Overall VMworld 2009 displayed a coming of age; an ecosystem maturity for all vendors, this was evident to all within the category of business continuity and disaster recovery, specifically the many forms of backup creation. Veeam, Vizioncore, and PhD Virtual all showed their latest released products as well as demoing future products that will integrate with VMware vSphere at a much deeper levels than previously available, a’la the VMware vStorage API. All vendors talked about expanding their product support into both Microsoft Hyper-V and Citrix XenServer. This space has become so important that even the traditional backup vendors such as Symantec (BackupExec)and HP (DataProtector) are getting into the act. This demostrates a market matruity in the ecosystem not seen at last years VMworld.
The frontrunners (Veeam, Vizioncore, and PhD Virtual) integrate into VMware ESX at many different levels in order to create their respective backups. We have seen these tools use the VI SDK to communicate with VMware vCenter Server as well as ESX minimally to find the names of any virtual machine. We have also seen these tools hook into VMware Consolidated Backup, as well as introduce their own mechanisms for getting the data from the VMware ESX management appliance. These same vendors are now making use of snapshot data and on the fly data deduplication to reduce the amount of data that travels over the network during a backup. Soon products will be released that tie into the VMware vStorage and vDDK APIs to grab data at even lower levels.
Symantec and HP are relative newcomers to the virtualization backup space, as previously they relied upon VMware, Veeam, Vizioncore, or PhD Virtual tools to get obtain a full disk backup data out of the virualization hosts. These newcomers are subsequently bringing a wealth of experience and product features that cover backup management, lifecycle and direct access to tape. These new tools, shown at VMworld, provide a direct from virtualization host to tape backup capability which the frontrunners do not have at this time.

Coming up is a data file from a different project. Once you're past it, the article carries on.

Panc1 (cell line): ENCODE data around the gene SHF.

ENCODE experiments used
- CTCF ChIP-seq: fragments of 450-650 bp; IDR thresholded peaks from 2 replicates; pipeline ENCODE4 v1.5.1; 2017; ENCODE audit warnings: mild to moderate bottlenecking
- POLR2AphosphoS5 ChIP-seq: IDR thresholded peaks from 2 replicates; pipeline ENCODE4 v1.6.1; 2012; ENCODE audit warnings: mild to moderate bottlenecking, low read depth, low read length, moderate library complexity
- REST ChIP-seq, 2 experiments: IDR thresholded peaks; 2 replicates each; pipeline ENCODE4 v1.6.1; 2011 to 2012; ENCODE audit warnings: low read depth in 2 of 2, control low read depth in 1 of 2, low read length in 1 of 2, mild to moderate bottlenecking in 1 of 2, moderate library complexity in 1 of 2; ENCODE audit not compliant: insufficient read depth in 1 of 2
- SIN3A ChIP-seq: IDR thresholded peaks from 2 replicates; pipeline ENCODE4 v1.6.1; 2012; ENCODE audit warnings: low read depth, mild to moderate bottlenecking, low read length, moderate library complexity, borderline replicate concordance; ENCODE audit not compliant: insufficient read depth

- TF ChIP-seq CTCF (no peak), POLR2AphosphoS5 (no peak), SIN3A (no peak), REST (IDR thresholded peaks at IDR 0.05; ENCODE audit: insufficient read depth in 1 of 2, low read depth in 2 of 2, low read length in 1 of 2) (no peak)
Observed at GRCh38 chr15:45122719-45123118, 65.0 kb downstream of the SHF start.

Now lets not forget the other players within this space that were showing at VMworld. Companies such as Asigra and Data Gardens are also worth watching. Asigra have moved their existing technology into a virtual appliance, while Data Gardens replication and backup tools integrate as an iSCSI block storage device and integrates with the virtualization host to maintain active state within VMware vSphere however it currently does not support any other hypervisor vendors.
The current frontrunners (Veeam, Vizioncore, and PhD Virtual) are mature and well integrated virtualization products, with even deeper integration within the VMware ecosystem planned. Yet they still maintain their own pane of glass management separate from the main VMware management tool, VMware vCenter. These vendors are also starting to look into the other hypervisors so their existing interfaces will be a benefit to them going forward.
The traditional backup tools have mature non-virtualization products, features, and management stacks, but they lack the understanding of the virtualization layer. They are integrating their products into VMware vCenter using plugins that may utilize the vStorage APIs to backup a VM from the virtualization host straight to a tape device.
This next year will be an interesting time in the virtualization backup space. Will the traditional tools compete in this space? I think they will, they have a very large following in the Backup space, there will be no need to learn a new interface and backup strategy. The VM Guest (virtual disk) backup will be seen as just another source. Will they become the frontrunners? That is the real question, the existing frontrunners Veeam, Vizioncore, and PhD Virtual will need to continue to innovate and push the envelope of virtualization integration while maintaining an eye on the relative newcomers that have been doing backup for years.